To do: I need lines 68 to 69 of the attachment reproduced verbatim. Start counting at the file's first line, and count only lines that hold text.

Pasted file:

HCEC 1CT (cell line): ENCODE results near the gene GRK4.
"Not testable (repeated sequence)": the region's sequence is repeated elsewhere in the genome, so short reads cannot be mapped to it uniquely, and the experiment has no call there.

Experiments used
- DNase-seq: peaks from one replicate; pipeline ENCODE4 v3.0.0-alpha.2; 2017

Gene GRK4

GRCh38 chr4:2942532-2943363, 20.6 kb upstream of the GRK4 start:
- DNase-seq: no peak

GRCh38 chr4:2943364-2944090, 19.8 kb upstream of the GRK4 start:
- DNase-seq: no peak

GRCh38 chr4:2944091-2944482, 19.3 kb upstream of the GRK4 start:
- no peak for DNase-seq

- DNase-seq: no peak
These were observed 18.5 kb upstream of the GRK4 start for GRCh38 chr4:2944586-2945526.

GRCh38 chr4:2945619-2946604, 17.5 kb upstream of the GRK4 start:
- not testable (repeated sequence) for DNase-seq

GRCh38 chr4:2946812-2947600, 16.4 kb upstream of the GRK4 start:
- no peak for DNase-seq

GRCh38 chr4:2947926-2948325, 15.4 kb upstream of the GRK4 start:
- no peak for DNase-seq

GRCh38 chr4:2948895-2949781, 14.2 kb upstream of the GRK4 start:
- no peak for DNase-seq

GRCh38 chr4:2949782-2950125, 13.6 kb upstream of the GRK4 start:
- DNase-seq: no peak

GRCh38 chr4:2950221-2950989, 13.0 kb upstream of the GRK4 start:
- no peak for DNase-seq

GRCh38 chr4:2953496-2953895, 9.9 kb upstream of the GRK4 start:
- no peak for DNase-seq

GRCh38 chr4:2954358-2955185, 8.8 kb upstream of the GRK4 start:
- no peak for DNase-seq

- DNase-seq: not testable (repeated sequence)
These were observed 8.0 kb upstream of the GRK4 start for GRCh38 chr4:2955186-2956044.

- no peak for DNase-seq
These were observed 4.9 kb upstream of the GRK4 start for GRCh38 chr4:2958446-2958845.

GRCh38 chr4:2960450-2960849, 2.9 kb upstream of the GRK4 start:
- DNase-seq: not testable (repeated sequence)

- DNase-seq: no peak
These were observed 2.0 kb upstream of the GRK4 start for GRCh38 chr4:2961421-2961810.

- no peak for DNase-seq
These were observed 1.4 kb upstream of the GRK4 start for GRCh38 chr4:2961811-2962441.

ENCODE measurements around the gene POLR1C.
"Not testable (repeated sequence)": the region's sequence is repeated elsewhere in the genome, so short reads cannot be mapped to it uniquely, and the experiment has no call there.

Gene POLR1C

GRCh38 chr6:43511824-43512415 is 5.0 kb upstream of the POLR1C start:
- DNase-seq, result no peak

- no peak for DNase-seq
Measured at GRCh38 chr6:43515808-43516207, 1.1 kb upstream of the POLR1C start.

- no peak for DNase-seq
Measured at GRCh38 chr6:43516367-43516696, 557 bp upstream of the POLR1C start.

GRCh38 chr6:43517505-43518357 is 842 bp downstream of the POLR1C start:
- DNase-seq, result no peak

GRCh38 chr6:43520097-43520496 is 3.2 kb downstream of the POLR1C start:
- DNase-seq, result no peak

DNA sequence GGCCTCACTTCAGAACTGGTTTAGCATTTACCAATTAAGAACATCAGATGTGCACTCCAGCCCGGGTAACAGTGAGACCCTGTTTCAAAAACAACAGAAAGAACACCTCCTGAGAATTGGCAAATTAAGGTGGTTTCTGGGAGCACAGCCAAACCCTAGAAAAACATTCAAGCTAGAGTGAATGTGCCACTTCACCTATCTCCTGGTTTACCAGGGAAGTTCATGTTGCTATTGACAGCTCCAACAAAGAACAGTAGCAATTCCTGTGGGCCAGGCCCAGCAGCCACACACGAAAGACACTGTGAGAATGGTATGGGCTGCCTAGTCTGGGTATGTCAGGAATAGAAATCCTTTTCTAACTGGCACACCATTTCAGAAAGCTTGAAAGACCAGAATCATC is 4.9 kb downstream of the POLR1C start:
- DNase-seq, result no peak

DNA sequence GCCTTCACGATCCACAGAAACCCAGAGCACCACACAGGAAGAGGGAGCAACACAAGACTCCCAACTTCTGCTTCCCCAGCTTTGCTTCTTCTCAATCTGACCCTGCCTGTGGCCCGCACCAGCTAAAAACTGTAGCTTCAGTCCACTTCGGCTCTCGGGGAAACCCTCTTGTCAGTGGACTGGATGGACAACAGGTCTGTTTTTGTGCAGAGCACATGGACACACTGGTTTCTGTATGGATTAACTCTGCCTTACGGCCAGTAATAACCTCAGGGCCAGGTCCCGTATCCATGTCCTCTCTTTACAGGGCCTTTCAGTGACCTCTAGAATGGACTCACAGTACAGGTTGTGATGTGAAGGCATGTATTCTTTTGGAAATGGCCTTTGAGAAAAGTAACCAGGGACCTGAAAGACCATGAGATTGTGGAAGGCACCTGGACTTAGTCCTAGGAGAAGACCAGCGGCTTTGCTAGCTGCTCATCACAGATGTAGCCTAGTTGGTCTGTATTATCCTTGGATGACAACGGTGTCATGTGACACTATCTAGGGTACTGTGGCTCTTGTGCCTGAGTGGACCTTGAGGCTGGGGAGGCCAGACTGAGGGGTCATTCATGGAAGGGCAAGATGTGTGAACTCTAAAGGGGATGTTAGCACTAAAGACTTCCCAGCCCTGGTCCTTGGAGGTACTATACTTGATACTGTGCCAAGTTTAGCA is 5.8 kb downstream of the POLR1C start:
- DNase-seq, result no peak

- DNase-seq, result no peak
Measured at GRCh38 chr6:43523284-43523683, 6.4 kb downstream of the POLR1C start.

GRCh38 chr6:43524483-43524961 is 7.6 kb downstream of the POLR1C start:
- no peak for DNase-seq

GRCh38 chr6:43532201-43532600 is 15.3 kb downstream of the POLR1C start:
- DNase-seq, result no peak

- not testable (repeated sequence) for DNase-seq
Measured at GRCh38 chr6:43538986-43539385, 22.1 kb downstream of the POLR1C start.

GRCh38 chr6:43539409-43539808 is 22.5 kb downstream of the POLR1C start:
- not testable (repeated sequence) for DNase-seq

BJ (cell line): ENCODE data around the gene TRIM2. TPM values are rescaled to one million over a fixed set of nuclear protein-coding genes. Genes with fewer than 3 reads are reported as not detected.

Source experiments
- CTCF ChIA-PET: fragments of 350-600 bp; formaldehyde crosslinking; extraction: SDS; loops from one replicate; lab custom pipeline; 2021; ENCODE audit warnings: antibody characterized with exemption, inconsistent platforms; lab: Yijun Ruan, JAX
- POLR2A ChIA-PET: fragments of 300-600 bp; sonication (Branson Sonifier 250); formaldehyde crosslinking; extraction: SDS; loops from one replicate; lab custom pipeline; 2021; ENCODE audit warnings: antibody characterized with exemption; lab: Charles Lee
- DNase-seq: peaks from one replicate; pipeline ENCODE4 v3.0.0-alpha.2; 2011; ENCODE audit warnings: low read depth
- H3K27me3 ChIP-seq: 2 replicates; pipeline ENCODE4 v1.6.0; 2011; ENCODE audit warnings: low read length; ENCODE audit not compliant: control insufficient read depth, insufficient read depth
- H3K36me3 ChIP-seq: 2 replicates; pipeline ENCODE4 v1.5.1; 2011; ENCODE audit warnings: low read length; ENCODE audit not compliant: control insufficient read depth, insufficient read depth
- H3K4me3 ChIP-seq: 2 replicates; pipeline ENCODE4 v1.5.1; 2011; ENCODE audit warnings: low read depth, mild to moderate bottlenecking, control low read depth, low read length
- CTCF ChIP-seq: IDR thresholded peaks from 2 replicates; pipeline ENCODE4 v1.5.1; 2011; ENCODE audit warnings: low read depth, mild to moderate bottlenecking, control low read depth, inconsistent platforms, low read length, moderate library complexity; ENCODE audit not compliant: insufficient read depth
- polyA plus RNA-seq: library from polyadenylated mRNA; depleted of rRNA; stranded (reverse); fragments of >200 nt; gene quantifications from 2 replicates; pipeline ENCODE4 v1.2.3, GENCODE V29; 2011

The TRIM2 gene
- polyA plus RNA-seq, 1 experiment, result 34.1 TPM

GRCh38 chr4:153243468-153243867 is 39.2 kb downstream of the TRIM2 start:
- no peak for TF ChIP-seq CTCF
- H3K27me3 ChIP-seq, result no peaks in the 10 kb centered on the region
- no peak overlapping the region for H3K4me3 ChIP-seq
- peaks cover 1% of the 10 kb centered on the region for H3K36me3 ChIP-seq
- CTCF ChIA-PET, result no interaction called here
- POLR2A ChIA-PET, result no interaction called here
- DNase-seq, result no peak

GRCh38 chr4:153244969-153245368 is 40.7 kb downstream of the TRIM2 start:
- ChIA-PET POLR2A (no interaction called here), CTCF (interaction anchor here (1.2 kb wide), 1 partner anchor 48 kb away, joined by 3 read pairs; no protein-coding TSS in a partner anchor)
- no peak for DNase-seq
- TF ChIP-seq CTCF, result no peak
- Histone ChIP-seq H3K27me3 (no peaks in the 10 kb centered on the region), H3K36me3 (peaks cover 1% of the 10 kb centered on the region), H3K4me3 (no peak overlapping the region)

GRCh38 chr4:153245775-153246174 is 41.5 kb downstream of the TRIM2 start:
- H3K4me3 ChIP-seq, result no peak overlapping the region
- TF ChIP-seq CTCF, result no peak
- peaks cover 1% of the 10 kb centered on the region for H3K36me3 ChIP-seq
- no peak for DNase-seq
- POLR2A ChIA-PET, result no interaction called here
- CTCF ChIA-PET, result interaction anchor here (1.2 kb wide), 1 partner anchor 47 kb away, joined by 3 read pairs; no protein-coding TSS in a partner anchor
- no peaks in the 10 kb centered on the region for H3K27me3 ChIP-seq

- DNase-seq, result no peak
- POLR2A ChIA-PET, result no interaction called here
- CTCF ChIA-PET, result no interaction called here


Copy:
Source experiments
- CTCF ChIA-PET: fragments of 350-600 bp; formaldehyde crosslinking; extraction: SDS; loops from one replicate; lab custom pipeline; 2021; ENCODE audit warnings: antibody characterized with exemption, inconsistent platforms; lab: Yijun Ruan, JAX